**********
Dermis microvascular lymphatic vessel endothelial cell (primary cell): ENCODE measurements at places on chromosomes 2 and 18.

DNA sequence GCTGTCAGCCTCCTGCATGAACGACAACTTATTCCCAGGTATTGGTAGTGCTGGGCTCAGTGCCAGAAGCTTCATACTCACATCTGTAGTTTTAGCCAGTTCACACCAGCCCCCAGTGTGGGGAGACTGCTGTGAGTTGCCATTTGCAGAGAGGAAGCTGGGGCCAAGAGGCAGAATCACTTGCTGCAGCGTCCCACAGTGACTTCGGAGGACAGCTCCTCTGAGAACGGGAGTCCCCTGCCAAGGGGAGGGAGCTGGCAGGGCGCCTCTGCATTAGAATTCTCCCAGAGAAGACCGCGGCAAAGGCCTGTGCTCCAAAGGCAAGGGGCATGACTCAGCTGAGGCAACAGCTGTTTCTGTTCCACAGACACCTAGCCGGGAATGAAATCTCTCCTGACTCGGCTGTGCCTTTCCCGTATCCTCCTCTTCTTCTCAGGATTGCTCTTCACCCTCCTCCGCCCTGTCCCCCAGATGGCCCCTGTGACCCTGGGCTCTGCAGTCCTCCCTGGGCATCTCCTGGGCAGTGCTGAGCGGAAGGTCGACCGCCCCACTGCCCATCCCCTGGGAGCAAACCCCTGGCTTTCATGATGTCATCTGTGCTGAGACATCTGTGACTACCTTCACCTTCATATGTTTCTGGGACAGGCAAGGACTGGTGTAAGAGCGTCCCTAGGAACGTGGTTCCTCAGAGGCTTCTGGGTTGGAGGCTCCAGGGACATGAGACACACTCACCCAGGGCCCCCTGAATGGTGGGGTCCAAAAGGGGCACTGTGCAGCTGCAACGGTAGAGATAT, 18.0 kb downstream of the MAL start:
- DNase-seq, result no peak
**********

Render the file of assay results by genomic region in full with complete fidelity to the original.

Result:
Dermis microvascular lymphatic vessel endothelial cell (primary cell): ENCODE measurements at places on chromosomes 2 and 18.

DNA sequence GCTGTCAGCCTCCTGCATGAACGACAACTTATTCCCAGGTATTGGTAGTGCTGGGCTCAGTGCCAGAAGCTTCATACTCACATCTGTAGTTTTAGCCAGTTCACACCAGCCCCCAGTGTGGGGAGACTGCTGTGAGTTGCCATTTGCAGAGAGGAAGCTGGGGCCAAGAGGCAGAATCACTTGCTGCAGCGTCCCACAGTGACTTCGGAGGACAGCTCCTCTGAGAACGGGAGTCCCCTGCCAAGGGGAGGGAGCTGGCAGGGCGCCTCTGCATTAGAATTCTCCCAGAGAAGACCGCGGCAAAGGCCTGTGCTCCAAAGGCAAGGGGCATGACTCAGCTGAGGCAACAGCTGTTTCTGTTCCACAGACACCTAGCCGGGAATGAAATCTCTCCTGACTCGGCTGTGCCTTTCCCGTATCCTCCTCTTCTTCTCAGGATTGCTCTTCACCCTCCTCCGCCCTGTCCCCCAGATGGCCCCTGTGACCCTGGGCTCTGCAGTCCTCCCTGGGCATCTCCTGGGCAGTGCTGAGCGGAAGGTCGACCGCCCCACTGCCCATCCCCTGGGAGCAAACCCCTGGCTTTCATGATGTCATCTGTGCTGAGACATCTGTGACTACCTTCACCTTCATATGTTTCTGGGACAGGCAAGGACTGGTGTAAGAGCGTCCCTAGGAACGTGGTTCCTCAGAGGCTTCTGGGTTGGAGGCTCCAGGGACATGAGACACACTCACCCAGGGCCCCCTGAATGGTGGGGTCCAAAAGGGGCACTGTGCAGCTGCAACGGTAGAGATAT, 18.0 kb downstream of the MAL start:
- DNase-seq, result no peak